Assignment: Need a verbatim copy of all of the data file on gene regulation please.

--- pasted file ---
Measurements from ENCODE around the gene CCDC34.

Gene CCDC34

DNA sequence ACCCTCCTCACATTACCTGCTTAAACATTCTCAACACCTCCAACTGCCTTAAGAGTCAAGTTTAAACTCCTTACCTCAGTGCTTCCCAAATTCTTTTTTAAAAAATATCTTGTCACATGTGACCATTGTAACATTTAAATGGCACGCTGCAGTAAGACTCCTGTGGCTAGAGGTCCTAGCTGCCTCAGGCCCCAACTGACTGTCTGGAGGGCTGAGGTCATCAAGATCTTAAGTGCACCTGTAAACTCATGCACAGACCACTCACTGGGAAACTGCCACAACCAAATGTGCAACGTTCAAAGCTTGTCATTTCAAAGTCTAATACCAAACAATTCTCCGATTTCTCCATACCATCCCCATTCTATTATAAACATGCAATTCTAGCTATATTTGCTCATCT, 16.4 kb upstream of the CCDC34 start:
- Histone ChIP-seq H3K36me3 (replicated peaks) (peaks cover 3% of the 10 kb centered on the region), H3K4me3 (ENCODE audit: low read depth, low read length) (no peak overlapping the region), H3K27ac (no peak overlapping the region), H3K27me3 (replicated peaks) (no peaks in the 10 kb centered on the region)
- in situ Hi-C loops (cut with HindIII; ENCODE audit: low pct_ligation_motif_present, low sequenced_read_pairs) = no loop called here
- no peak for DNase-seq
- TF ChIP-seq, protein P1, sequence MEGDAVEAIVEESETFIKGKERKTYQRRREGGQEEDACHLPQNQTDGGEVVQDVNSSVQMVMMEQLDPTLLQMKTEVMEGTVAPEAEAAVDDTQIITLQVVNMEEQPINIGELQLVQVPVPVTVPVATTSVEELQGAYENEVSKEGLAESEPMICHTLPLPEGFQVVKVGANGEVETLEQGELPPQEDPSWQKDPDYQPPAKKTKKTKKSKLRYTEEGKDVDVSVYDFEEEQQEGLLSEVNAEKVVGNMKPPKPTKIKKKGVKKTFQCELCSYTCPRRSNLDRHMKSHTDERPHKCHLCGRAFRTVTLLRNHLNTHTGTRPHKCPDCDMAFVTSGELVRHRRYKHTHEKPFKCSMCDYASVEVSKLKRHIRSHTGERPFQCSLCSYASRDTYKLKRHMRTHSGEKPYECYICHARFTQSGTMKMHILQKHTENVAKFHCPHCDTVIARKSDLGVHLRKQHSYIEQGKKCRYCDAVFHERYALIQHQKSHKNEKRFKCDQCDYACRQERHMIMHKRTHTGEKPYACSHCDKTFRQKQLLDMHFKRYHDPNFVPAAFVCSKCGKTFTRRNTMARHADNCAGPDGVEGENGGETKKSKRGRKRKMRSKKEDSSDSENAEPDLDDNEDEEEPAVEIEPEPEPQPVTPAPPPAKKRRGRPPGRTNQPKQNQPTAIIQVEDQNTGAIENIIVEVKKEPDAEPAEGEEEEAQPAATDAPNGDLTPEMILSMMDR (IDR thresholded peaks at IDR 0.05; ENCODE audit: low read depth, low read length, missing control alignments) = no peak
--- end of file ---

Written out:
Measurements from ENCODE around the gene CCDC34.

Gene CCDC34

DNA sequence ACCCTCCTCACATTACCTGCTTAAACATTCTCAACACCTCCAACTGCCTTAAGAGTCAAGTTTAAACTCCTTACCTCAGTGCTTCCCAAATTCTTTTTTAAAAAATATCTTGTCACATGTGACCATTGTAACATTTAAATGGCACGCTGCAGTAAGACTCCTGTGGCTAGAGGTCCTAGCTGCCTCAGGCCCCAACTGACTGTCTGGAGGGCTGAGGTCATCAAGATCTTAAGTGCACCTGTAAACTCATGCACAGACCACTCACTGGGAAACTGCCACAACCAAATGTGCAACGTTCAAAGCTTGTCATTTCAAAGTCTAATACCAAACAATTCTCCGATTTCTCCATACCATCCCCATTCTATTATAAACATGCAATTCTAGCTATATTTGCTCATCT, 16.4 kb upstream of the CCDC34 start:
- Histone ChIP-seq H3K36me3 (replicated peaks) (peaks cover 3% of the 10 kb centered on the region), H3K4me3 (ENCODE audit: low read depth, low read length) (no peak overlapping the region), H3K27ac (no peak overlapping the region), H3K27me3 (replicated peaks) (no peaks in the 10 kb centered on the region)
- in situ Hi-C loops (cut with HindIII; ENCODE audit: low pct_ligation_motif_present, low sequenced_read_pairs) = no loop called here
- no peak for DNase-seq
- TF ChIP-seq, protein P1, sequence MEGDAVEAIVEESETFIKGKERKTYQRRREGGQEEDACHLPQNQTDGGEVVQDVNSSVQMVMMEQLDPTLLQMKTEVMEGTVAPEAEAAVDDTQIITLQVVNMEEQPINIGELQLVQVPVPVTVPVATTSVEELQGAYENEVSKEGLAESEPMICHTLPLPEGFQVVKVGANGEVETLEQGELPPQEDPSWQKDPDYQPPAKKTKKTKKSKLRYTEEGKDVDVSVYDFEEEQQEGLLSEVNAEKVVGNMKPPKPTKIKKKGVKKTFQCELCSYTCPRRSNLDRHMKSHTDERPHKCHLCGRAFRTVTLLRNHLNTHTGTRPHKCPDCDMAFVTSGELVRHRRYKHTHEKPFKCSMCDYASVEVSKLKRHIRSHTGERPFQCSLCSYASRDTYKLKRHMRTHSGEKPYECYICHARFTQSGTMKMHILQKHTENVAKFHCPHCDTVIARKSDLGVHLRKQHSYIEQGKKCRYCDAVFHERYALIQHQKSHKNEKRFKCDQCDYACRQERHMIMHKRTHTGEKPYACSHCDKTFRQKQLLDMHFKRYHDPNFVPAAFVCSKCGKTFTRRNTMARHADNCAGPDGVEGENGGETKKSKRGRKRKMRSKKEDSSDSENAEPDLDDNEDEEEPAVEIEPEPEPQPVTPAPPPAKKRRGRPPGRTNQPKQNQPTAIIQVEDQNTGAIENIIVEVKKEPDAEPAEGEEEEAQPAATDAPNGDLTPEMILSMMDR (IDR thresholded peaks at IDR 0.05; ENCODE audit: low read depth, low read length, missing control alignments) = no peak